The American system fueled global wealth — time to reclaim it
For the past half century, American policymakers, along with many of the economists who have advised them, have operated with an obsolete understanding of economic development. Instead of the perpetual process of technological progress and responsive productive renewal that it is, development has been understood as a one-time achievement. ‘Underdeveloped’ countries become ‘developed’ countries and then coast ever after.
This view of development stems from Cold War competition for influence over underdeveloped countries from the 1950s to the early 1990s. Walt Rostow, an economist with the early 1960s National Security Council (he worked at the CIA’s predecessor before that), dubbed this the ‘takeoff’ theory of economic development, which he did more than anyone to propagate. But it’s a view that is far out of step with our own national development’s Hamiltonian roots.
Hamiltonian development is nicely captured by an old Bob Dylan line: “He not busy being born is busy dying.” Economies are like that. They move forward or become backward — there is no treading water, only swimming or drowning. And the only way for a country of 330 million citizens to swim is to do so in coordinated, concerted fashion. You cannot move forward as a country if the lanes in the pool are not clearly marked. And that is precisely what Hamilton’s development program did.
By strategically investing in what were then the industries of the future, Hamilton’s Treasury Department, First Bank of the United States and Society for the Promotion of Useful Manufactures signaled to the market of his day what the infrastructures and industries of the following days would be. Duly tipped off, private sector investors and entrepreneurs knew where to focus their energies — and their capital. The result was a growth miracle that came to be known — and imitated — worldwide as ‘the American System,’ later redubbed ‘the National System’ by America’s imitators. All subsequent growth miracles, from Germany’s through Japan’s to those of the ‘Tiger Economies’ and China, self-consciously followed the American System.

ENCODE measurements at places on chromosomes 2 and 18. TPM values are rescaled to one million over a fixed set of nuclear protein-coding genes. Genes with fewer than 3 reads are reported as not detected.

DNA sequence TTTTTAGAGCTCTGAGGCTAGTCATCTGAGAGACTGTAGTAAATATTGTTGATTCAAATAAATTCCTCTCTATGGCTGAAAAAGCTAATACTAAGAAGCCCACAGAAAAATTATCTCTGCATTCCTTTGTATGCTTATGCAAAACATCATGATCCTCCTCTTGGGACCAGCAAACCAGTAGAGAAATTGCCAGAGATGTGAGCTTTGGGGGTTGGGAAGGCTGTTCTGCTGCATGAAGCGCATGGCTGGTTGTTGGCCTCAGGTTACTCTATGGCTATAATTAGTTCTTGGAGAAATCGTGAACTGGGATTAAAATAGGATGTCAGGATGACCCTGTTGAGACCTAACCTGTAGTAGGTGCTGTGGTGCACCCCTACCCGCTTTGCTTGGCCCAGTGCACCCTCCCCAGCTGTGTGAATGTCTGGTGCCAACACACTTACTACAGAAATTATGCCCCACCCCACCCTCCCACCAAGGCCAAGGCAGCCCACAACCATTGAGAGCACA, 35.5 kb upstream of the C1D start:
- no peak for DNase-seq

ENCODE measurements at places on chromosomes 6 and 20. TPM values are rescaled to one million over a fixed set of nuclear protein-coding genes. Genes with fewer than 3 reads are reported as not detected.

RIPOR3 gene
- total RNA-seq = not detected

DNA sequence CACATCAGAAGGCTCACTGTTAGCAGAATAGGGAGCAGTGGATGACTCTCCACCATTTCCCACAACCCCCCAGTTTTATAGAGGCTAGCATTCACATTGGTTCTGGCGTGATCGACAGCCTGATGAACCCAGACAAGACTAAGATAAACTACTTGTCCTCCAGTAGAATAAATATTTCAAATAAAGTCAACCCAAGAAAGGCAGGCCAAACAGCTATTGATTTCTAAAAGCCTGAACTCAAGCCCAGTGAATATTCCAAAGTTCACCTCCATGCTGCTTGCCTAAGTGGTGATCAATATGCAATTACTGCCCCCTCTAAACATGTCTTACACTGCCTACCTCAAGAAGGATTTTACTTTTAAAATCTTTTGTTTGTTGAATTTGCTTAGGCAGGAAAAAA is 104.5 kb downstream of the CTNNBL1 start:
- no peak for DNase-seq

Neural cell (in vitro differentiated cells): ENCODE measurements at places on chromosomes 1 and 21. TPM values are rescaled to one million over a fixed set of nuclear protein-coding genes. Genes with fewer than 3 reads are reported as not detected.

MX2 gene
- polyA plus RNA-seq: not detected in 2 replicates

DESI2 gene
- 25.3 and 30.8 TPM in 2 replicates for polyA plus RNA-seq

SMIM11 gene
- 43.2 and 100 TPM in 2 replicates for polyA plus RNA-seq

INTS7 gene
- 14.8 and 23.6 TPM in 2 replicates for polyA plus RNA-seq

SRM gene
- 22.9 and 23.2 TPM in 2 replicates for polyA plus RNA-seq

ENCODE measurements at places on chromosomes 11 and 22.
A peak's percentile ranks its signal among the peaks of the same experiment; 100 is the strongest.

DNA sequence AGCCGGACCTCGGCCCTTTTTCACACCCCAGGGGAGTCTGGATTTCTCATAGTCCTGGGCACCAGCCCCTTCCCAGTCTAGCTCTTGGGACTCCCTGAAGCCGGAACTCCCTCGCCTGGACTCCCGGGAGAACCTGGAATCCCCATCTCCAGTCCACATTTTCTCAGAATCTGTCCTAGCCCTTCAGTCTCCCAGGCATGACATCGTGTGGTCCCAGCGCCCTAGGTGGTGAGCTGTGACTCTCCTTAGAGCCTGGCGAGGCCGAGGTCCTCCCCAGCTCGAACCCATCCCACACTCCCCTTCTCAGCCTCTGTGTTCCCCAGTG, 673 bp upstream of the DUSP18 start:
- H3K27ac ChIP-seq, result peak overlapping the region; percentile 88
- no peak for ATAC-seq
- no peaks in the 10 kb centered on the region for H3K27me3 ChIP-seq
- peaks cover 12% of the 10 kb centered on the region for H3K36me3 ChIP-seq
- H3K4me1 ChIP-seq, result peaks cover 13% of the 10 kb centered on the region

Ironically, the U.S. is the one major world economy that does not now follow the American System. It follows the one-off course mapped by Rostow. And so, instead of swimming, we’re drowning. Over 440,000 Americans have now died of Covid. And yet we are told that we won’t all be vaccinated till autumn! Meanwhile would-be suppliers complain of potential syringe shortages, mask shortages, hospital bed shortages …in short, everything shortages.
One would be hard pressed to imagine anything more un-American — unless it was an armed attack on the nation’s Capitol. How, then, can we become American again? How can America rediscover and update the original Hamiltonian American System first to reverse the pandemic, then to get on with its own inclusive and sustainable modernization?
I believe I have a way. And it doesn’t require any new federal instrumentalities, just rediscovery and renewal of the original missions of our existing instrumentalities — instrumentalities that, after all, Hamilton himself bequeathed us. My colleagues at New Consensus and I call it the InvestAmerica Plan.